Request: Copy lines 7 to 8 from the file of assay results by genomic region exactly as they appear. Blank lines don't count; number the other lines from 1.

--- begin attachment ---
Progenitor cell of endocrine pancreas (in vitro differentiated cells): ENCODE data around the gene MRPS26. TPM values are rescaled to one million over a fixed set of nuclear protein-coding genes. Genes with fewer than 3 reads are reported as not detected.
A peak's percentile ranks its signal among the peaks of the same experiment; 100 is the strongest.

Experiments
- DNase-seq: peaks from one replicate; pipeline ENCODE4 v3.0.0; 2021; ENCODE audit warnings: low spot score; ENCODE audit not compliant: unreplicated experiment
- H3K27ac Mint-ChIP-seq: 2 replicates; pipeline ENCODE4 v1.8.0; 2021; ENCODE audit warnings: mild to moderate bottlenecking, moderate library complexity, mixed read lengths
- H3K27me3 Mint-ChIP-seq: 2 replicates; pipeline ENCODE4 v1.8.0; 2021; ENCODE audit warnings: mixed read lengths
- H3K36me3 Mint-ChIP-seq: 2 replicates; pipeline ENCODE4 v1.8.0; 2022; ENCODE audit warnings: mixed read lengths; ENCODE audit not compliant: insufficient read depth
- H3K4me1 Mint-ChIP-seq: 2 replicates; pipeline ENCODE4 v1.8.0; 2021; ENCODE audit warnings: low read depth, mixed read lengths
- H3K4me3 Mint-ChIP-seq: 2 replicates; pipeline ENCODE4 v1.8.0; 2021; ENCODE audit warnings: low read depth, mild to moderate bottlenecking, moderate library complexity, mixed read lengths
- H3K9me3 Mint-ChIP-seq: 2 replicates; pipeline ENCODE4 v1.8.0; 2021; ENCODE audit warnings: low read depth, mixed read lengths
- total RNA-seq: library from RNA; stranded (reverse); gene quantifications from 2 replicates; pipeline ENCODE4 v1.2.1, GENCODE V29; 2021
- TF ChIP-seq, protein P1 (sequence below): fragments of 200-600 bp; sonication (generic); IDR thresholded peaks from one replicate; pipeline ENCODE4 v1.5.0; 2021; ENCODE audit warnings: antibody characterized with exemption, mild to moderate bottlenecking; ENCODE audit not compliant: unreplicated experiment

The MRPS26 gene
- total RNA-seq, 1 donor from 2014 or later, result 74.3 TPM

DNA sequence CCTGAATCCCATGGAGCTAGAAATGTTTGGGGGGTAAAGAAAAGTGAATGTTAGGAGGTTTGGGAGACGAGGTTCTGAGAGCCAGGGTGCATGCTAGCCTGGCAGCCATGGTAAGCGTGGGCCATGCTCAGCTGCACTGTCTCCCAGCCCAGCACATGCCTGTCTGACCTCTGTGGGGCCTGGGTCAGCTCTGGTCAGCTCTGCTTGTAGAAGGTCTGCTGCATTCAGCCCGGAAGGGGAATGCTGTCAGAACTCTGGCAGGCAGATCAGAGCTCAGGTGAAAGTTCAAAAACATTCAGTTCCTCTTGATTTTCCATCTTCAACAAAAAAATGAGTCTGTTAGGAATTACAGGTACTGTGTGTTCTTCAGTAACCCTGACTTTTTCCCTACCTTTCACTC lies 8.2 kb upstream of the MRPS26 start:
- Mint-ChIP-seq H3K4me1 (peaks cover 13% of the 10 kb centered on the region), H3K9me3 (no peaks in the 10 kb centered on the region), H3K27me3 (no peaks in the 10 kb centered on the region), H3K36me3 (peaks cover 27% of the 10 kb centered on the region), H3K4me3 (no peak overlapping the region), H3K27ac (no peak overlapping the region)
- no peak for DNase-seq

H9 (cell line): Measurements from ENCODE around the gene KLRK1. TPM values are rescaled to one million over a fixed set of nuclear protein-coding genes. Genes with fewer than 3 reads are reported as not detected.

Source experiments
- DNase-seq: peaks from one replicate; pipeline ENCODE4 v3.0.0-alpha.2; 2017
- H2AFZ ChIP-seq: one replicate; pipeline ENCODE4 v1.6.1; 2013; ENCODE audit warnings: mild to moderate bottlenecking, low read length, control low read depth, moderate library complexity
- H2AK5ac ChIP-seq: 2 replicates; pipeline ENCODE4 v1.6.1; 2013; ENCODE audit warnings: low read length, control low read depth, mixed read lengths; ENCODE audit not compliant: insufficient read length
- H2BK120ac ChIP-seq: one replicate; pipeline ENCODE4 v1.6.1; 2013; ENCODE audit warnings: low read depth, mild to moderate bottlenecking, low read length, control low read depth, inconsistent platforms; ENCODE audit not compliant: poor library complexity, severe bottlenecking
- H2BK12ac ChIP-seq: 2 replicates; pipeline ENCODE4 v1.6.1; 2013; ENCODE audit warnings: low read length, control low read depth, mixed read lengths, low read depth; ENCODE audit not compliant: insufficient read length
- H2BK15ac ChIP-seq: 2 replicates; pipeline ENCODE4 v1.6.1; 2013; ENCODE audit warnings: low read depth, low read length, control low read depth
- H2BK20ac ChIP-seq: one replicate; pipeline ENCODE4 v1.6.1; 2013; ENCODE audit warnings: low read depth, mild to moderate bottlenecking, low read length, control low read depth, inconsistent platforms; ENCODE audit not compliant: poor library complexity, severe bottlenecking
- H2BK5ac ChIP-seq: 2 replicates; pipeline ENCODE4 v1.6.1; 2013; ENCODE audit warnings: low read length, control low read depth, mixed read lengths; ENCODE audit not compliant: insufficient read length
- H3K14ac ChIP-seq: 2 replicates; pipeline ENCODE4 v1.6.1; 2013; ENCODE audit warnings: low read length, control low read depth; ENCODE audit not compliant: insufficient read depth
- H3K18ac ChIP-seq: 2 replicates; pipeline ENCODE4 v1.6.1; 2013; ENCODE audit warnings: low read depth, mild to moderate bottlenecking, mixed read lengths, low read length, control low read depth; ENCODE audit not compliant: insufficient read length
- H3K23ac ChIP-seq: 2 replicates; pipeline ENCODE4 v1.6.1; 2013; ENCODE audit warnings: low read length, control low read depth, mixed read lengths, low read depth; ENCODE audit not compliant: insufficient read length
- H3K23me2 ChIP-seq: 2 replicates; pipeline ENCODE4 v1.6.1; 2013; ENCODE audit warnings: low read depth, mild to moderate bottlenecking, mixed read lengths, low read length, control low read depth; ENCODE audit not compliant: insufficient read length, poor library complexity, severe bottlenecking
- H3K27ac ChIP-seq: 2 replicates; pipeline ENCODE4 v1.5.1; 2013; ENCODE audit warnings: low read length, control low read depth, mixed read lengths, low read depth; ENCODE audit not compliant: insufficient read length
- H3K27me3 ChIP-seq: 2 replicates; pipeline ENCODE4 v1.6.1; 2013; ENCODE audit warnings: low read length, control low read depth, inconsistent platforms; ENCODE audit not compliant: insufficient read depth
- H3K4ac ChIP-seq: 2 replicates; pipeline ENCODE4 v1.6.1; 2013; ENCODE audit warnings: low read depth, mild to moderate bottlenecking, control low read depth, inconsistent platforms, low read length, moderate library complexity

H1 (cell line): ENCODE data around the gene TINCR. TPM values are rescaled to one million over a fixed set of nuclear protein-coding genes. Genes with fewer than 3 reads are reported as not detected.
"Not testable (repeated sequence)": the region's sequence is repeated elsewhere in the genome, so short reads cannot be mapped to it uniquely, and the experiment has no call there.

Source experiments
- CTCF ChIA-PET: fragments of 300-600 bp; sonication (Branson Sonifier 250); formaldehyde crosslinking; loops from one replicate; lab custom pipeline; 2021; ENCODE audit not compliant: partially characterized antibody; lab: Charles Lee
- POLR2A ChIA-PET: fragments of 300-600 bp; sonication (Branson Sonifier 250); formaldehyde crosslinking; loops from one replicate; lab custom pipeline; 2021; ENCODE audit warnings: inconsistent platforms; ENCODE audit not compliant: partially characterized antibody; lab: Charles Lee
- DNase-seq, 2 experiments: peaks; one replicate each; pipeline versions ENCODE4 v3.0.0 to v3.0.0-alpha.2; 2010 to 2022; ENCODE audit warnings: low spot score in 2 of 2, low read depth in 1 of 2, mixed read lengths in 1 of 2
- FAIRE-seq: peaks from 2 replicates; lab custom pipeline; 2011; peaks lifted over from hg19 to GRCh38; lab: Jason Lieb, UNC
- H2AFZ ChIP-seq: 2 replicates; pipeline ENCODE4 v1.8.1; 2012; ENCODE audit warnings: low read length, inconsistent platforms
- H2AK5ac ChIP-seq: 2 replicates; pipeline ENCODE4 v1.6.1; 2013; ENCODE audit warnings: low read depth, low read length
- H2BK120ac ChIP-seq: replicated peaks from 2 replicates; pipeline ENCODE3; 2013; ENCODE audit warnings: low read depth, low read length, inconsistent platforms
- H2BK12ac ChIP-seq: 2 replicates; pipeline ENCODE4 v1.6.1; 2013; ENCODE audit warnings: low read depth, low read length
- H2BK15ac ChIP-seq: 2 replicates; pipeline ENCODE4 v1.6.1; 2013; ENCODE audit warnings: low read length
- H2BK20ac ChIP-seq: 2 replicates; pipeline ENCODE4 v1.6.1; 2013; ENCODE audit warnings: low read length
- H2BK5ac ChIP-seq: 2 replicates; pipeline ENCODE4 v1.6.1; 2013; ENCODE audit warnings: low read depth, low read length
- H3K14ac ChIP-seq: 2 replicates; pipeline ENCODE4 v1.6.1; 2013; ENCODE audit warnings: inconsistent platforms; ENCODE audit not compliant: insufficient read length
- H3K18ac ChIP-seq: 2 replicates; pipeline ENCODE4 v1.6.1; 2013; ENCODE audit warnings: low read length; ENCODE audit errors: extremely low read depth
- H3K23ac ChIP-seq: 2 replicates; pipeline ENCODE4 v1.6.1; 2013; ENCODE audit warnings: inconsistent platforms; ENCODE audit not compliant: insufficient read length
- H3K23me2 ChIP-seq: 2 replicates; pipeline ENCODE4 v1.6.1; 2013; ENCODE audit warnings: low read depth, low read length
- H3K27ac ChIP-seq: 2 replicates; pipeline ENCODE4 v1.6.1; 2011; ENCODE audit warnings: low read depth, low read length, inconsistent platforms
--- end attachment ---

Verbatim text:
- H3K36me3 Mint-ChIP-seq: 2 replicates; pipeline ENCODE4 v1.8.0; 2022; ENCODE audit warnings: mixed read lengths; ENCODE audit not compliant: insufficient read depth
- H3K4me1 Mint-ChIP-seq: 2 replicates; pipeline ENCODE4 v1.8.0; 2021; ENCODE audit warnings: low read depth, mixed read lengths